This phrase derives from an ancient Greek expression: “to call a fig a fig, a trough a trough”. It is first recorded in Aristophanes’ play The Clouds (423 B.C.), and was also used by Plutarch in his Moralia half a century later .Apparently some scholars believe that both the fig and the trough were originally sexual symbols.
During the Renaissance, the Dutch scholar Erasmus (1466-1536) confused Plutarch’s “trough” with the Greek word for “digging tool” . Later Richard Taverner (1515-1575) compounded the error in Garden of Wysdome (1539) as:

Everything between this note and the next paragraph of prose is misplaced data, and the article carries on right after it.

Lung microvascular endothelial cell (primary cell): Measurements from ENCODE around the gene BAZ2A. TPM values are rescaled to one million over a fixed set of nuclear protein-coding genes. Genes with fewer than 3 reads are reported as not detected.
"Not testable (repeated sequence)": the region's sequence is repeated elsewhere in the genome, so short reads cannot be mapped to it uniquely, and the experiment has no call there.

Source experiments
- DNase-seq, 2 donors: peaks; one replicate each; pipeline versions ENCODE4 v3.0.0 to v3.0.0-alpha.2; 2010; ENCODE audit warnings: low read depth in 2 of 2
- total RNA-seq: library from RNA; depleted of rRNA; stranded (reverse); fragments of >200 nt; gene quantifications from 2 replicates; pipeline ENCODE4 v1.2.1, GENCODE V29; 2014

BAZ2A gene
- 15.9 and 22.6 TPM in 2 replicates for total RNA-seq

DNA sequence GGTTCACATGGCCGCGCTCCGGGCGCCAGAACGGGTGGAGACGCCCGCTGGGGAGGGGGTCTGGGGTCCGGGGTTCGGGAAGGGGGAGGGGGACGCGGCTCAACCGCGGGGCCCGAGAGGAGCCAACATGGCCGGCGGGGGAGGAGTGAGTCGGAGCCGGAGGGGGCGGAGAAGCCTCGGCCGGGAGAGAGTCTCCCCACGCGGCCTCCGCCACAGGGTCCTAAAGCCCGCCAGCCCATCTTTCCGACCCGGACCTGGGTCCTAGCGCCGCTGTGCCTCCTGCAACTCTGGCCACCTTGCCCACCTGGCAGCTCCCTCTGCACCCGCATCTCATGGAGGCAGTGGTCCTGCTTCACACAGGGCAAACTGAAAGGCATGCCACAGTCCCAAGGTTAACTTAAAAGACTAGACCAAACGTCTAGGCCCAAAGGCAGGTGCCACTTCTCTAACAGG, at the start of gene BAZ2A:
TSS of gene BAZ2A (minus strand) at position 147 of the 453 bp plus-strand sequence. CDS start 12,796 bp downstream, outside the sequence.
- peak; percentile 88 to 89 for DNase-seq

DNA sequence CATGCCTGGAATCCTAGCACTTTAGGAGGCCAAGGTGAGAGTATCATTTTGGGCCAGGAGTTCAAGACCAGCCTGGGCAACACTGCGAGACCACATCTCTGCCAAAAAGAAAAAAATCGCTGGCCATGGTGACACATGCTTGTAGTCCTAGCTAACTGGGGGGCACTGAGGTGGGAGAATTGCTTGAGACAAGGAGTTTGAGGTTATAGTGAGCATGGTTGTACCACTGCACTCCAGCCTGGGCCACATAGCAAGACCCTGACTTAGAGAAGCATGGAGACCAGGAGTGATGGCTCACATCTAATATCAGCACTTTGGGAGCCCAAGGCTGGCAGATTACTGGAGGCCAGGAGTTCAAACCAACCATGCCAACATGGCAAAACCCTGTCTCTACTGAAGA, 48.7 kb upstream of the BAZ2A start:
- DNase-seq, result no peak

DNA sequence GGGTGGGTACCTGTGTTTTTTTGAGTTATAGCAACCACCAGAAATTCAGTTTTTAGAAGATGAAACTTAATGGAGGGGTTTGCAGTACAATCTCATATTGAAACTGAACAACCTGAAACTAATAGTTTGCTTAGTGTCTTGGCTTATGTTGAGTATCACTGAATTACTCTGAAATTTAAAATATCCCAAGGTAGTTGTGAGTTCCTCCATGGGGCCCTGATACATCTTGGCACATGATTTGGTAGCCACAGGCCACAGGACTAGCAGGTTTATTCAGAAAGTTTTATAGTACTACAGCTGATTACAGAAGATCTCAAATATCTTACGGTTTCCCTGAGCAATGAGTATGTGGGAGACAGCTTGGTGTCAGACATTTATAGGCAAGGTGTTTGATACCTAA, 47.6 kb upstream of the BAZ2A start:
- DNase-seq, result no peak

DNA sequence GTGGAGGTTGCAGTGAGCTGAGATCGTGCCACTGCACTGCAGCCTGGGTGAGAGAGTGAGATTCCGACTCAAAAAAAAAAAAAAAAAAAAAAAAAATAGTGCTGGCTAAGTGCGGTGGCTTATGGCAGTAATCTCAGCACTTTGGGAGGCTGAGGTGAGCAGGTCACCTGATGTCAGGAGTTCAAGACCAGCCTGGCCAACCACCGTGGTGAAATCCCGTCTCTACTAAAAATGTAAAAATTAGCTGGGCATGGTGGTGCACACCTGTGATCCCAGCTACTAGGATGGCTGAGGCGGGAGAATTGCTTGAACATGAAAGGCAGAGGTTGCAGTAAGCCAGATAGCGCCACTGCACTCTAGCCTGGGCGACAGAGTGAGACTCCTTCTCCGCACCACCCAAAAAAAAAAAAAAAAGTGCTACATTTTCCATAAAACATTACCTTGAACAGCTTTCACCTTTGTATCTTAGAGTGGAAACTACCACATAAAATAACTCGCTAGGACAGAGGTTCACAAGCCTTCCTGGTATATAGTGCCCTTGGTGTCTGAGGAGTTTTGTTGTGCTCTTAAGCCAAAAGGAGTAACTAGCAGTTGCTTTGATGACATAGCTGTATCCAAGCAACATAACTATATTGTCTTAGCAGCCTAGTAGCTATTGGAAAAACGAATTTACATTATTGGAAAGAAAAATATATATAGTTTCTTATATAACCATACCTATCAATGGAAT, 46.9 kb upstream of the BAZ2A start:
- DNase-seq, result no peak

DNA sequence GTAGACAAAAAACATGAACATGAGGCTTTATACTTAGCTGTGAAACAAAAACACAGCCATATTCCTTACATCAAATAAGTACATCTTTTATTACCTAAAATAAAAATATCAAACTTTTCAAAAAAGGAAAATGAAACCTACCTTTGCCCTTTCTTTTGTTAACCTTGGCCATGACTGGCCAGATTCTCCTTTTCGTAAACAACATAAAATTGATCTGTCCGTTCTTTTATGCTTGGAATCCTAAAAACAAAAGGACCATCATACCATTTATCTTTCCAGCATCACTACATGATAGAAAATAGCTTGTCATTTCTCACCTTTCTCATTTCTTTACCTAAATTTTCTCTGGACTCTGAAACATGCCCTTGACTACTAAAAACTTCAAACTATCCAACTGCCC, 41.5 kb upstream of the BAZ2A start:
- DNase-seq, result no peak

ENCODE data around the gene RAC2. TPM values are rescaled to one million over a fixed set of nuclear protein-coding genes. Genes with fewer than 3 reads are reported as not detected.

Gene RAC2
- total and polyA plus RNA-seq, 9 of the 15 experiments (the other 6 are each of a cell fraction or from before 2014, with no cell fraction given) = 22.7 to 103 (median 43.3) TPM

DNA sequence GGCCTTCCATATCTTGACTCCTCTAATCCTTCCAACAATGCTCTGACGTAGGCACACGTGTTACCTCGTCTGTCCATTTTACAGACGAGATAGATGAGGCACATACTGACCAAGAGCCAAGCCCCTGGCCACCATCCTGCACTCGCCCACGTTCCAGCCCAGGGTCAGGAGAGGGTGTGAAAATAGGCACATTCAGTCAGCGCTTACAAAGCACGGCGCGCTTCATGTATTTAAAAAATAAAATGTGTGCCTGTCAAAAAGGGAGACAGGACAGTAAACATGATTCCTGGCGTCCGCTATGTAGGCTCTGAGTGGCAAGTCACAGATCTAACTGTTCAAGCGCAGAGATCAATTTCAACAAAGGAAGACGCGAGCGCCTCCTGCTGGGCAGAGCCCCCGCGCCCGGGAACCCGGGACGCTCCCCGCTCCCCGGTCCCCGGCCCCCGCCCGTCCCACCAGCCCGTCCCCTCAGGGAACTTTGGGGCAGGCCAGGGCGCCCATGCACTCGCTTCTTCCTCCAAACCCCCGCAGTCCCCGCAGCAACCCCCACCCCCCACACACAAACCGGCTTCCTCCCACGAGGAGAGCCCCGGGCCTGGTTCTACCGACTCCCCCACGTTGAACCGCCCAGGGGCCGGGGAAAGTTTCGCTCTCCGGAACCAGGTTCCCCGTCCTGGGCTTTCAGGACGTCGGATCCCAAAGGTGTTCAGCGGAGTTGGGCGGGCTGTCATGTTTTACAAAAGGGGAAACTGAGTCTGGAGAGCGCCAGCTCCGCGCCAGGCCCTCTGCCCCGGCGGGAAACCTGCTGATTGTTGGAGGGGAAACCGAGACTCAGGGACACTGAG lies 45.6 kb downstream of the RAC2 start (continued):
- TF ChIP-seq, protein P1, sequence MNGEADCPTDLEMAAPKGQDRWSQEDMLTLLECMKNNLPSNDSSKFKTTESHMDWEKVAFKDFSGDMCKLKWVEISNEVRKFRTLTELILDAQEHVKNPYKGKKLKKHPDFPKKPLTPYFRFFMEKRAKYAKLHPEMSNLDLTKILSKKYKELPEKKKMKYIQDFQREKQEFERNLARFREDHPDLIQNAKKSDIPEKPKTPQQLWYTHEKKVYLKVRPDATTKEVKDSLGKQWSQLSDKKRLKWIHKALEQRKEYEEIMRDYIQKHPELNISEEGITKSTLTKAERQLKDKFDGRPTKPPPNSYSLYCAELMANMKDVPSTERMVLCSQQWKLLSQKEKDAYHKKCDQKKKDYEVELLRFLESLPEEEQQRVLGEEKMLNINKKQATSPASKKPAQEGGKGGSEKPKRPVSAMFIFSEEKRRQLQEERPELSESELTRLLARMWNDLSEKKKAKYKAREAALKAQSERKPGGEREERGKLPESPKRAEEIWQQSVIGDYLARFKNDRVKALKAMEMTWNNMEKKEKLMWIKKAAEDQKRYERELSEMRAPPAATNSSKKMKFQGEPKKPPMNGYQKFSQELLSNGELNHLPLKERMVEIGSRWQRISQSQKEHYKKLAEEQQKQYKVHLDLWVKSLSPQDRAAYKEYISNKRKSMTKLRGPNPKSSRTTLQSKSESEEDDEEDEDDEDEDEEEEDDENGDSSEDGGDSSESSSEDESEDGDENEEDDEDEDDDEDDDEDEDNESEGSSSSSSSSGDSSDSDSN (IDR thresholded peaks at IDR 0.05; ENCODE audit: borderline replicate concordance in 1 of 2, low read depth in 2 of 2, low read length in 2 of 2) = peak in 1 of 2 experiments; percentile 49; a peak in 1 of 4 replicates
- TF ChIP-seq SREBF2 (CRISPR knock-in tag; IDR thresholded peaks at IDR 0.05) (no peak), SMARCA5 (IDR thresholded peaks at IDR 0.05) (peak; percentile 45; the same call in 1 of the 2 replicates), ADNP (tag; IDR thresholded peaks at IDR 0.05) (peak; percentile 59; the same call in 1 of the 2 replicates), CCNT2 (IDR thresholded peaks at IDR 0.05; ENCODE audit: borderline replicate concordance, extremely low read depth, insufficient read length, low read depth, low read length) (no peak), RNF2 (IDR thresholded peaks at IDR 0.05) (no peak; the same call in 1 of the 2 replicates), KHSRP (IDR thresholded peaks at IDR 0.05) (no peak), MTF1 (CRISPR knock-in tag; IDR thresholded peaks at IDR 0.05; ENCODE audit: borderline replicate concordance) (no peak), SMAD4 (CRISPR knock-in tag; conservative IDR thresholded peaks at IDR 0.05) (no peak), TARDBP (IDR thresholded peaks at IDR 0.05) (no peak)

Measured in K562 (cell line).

Whiche call a mattok nothing els but a mattok,
and a spade a spade.
(A mattock is another kind of digging tool.)
Charles Dickens then popularised the phrase by including it in Hard Times (1854) when Josiah Bounderby says
There’s no imaginative sentimental humbug about me. I call a spade a spade.